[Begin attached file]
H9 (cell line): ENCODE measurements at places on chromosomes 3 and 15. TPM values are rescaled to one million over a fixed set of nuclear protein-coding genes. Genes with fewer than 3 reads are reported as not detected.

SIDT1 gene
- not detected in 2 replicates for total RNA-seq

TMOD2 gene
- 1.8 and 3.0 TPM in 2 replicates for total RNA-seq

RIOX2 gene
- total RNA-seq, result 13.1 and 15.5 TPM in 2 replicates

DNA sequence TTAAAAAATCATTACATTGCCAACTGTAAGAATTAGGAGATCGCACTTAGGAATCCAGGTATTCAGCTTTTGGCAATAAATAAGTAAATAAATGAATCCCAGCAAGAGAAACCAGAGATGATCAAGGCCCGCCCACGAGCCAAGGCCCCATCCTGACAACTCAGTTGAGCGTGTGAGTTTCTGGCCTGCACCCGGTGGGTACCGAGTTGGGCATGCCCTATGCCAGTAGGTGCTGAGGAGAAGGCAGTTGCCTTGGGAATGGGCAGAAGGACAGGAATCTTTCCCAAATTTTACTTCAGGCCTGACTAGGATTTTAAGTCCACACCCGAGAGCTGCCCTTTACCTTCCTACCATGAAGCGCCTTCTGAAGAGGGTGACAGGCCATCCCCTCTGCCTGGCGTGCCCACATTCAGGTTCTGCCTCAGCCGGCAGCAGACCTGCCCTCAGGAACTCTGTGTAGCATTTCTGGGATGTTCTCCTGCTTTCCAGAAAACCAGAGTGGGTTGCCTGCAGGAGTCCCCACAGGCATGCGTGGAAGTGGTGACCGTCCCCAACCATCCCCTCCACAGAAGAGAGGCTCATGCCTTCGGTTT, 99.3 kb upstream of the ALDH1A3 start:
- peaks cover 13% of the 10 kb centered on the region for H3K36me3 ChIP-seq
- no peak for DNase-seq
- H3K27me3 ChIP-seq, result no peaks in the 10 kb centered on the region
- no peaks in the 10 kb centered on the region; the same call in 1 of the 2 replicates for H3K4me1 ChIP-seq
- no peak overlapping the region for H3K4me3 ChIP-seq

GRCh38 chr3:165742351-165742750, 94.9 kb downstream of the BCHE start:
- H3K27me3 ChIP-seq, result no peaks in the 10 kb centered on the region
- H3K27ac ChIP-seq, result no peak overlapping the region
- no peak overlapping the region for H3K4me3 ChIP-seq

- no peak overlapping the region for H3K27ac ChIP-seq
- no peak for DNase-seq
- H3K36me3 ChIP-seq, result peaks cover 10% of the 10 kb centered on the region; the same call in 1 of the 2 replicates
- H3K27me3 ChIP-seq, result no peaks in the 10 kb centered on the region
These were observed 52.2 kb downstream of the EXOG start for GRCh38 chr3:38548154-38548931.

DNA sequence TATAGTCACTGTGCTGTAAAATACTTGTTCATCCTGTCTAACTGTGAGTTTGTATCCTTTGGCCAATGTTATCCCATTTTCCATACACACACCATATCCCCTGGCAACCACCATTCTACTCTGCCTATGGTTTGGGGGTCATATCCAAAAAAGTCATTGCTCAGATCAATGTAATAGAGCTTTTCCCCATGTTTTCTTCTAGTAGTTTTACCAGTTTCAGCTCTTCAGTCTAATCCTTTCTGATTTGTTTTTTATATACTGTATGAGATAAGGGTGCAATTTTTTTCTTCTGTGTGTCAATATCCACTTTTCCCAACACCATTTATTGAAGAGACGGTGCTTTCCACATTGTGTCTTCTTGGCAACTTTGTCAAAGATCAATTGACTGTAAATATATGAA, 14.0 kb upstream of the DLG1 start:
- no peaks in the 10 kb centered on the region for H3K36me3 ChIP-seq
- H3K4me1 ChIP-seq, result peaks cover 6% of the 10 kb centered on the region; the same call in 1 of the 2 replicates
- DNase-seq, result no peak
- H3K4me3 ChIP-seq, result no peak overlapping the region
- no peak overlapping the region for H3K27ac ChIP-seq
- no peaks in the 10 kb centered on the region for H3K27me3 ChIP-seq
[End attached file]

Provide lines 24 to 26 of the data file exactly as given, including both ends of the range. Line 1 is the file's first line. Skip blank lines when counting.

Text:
- no peaks in the 10 kb centered on the region for H3K36me3 ChIP-seq
- H3K4me1 ChIP-seq, result peaks cover 6% of the 10 kb centered on the region; the same call in 1 of the 2 replicates
- DNase-seq, result no peak